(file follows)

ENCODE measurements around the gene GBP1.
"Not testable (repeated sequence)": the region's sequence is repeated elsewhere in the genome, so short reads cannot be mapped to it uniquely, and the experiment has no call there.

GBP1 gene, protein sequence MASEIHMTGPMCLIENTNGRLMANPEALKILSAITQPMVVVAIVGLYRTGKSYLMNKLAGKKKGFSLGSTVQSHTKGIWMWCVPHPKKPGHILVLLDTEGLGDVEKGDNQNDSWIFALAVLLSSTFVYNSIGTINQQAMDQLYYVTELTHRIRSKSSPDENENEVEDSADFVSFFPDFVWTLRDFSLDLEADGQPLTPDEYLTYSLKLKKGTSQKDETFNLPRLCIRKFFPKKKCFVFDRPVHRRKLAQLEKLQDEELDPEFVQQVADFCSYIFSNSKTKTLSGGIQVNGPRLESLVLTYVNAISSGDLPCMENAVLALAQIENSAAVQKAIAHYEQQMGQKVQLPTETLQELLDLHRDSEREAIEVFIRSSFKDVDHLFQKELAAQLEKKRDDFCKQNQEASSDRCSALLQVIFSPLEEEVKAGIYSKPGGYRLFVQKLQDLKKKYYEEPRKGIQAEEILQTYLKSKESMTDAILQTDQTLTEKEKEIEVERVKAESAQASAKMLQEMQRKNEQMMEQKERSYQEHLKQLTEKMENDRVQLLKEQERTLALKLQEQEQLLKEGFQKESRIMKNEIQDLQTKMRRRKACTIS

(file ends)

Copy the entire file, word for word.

ENCODE measurements around the gene GBP1.
"Not testable (repeated sequence)": the region's sequence is repeated elsewhere in the genome, so short reads cannot be mapped to it uniquely, and the experiment has no call there.

GBP1 gene, protein sequence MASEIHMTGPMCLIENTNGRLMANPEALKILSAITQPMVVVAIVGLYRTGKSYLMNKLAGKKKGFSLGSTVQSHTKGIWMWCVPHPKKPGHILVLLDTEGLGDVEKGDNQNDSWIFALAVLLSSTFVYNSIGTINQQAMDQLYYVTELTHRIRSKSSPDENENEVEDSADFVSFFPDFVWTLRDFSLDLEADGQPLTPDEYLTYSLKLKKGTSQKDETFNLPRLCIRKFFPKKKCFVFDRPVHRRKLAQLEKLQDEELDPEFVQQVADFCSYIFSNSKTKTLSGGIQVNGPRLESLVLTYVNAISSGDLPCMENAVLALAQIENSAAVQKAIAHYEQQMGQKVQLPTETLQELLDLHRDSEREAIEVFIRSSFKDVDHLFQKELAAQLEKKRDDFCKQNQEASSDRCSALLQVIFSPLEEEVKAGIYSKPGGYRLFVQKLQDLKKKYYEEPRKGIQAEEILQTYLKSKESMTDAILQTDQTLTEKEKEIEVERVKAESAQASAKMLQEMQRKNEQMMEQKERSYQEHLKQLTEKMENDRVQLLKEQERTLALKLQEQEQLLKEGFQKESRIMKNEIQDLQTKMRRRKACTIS